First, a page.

In 1904, a group of Holdrege businessmen gathered to talk about the benefits of working together for their common good and the good of the community.
Holdrege was 20 years old, growing and prosperous. If they pooled resources, they reasoned, they could do far more than any of them could on their own. They could hold events that would draw potential customers from outlying areas to the stores and businesses in Holdrege. They could boost Holdrege to the wider world and draw new residents – and more new customers – into the area. They could help one another navigate the intricacies of conducting business in an exciting new era in America.
The equation to them was relatively simple: more promotion means more customers; more customers means more business; more business means more stores; more stores mean more retail options, and more retail options mean more customers, more citizens...and more prosperity.
Although the essential goals of that long-ago meeting haven’t changed, the Chamber, Holdrege and the world have evolved almost beyond imagining. Today, the functions of the Holdrege Area Chamber of Commerce include such roles as:
- Economic developer and planner
- Tourist information center
- Spokesperson for the business community
- Legislative liaison
Carol Rapstine, Executive Director
Carol Rapstine began her tenure as the Executive Director of the Holdrege Area Chamber of Commerce in September of 2014.
Prior to accepting the position of Holdrege Chamber Executive Director, Carol spent 11 years of her career working in various roles in higher education at three different institutions: Hutchinson Community College in Hutchinson, Kansas; Southwestern Community College in Creston, Iowa; and the University of Nebraska at Kearney in Kearney, Nebraska. She also spent 5 years working for the State of Kansas in their welfare-to-work initiative program.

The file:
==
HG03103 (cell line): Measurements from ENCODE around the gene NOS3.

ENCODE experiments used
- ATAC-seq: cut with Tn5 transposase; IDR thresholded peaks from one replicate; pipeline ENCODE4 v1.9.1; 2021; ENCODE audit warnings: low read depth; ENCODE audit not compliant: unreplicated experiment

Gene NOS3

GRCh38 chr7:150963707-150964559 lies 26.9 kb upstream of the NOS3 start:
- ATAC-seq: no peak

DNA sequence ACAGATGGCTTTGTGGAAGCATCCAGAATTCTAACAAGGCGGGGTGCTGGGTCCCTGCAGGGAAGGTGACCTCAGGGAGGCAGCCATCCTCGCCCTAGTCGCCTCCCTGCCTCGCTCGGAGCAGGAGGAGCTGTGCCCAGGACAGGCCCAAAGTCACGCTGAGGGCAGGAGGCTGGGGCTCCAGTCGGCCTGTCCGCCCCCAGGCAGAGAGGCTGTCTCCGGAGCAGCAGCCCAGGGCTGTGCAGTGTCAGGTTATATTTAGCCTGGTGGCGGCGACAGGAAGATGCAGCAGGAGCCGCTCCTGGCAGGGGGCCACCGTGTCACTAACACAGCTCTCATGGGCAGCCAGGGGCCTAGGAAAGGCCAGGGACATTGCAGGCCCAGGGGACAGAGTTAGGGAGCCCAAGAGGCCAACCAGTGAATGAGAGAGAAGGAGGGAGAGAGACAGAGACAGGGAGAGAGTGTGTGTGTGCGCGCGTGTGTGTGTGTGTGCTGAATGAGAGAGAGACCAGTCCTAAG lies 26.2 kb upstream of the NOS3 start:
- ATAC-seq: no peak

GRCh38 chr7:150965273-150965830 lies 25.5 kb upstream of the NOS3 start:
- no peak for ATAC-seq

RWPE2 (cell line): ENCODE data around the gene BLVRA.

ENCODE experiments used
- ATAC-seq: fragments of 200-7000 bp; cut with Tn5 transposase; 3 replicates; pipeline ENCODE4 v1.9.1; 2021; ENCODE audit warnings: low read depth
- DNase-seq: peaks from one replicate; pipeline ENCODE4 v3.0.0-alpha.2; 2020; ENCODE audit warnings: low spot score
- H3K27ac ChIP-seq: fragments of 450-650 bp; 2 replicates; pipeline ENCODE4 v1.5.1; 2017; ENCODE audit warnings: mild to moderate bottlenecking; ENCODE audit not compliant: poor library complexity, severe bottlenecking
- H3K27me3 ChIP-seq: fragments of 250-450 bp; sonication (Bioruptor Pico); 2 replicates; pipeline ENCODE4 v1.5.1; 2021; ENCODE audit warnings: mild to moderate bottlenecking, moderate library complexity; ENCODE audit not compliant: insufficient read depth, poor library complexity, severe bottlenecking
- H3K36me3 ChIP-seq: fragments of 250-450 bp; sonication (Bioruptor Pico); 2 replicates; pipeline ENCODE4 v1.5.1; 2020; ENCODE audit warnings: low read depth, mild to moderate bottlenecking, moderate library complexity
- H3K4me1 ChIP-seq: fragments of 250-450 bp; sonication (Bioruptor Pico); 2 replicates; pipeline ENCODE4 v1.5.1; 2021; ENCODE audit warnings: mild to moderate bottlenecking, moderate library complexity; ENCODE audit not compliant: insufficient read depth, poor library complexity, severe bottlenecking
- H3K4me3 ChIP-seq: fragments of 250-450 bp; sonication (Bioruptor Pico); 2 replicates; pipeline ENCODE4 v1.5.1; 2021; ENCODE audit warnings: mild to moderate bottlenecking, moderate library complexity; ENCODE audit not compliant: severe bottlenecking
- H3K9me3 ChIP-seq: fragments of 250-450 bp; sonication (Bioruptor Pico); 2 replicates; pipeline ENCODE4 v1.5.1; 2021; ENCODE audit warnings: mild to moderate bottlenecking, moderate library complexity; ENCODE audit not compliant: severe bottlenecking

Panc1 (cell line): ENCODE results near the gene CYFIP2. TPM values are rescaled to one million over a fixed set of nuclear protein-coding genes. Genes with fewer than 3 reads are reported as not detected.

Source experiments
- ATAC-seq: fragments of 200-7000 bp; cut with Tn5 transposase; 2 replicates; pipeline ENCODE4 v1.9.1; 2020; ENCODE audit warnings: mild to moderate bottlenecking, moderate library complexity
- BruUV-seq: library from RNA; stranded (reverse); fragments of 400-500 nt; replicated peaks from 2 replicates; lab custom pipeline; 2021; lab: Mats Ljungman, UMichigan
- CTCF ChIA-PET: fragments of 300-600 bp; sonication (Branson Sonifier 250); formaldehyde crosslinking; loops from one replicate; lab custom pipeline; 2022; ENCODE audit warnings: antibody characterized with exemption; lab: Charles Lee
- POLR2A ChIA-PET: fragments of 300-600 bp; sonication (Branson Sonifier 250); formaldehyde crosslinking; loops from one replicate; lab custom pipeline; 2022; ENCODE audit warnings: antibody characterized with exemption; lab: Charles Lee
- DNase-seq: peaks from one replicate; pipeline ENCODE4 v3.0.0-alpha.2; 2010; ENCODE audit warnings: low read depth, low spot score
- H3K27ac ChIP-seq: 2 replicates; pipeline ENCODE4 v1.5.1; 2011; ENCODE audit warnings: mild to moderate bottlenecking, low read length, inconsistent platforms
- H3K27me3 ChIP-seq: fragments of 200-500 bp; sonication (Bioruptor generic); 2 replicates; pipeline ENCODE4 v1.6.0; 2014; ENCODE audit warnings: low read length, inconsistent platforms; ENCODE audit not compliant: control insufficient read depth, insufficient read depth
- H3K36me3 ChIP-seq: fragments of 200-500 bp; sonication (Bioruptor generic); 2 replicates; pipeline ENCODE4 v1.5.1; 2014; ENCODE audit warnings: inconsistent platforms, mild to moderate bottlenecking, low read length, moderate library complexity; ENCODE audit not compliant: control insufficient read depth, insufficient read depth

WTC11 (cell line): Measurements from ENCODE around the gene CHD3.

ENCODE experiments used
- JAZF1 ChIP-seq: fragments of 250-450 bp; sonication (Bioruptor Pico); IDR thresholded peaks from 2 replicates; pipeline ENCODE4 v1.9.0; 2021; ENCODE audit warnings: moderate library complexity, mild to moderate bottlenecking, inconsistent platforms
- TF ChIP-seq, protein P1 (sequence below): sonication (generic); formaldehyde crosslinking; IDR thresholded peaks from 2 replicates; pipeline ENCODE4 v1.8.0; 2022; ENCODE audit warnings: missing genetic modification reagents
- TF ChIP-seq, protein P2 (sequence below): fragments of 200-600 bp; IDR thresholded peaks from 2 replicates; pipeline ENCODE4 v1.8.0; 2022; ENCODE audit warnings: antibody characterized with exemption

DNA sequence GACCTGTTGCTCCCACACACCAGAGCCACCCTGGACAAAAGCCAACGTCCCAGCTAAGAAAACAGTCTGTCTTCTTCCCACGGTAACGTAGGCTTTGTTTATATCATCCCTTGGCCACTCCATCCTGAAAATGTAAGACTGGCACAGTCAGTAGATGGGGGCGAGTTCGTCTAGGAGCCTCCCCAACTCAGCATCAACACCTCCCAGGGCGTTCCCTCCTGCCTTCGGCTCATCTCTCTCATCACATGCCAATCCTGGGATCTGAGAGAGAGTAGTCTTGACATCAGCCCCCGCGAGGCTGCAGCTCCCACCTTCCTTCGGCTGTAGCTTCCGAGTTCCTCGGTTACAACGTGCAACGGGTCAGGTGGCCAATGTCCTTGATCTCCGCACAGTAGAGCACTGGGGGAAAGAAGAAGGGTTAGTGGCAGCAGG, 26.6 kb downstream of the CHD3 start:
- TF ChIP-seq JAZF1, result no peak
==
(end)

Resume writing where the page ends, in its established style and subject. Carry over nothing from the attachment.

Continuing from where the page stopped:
She spent 3 years employed by the YMCA of the Prairie in Holdrege & Lexington as the Human Resources and Business Manger. Carol also worked as the Project Coordinator for the Phelps County Development Corporation, headquartered in Holdrege, where she instituted and led some successful initiatives to promote economic development in the county.
Carol grew up in a small town in northwest Kansas and has lived in Holdrege since 2000. She has a son, Quinton, who attends Holdrege Middle School. She earned her Bachelor's in Psychology and Master's in Counseling from Fort Hays State University in Kansas.
Carol is active in the Rotary Club of Holdrege and helps to coordinate the Annual Feed My Starving Children Mobile Pack Event. She is a member of Spirit of Grace Lutheran Church and is passionate about all aspects of economic development and helping the area’s business community grow and prosper.
Christi Anderson, Executive Assistant
Christi Anderson joined the Holdrege Area Chamber of Commerce as the Executive Assistant in September of 2014.
Prior to joining the Holdrege Chamber she was active in her own artistic business, Creative Hand for over 15 years. She had a long time membership with Grow Nebraska which allowed her to retail her art products. During that time she had a retail store north of Holdrege called the Red Shed. She still enjoys creating art work in her spare time.
Christi is a native of Holdrege and is a graduate of Holdrege High School, class of 1986. She earned her Asssociates of Art degree from VTI Career Institute in Commercial Art in 1989.
Christi and her husband Kyle moved back to Holdrege in 1994. They have two children, Rachel and Matt. Christi is active in the Holdrege Booster Club and has previously served on the Holdrege School Foundation Board. She is member of Trinity Church and enjoys spending time with her family. She is passionate about the continued growth of Holdrege and Phelps County.
A Brief History of the Chamber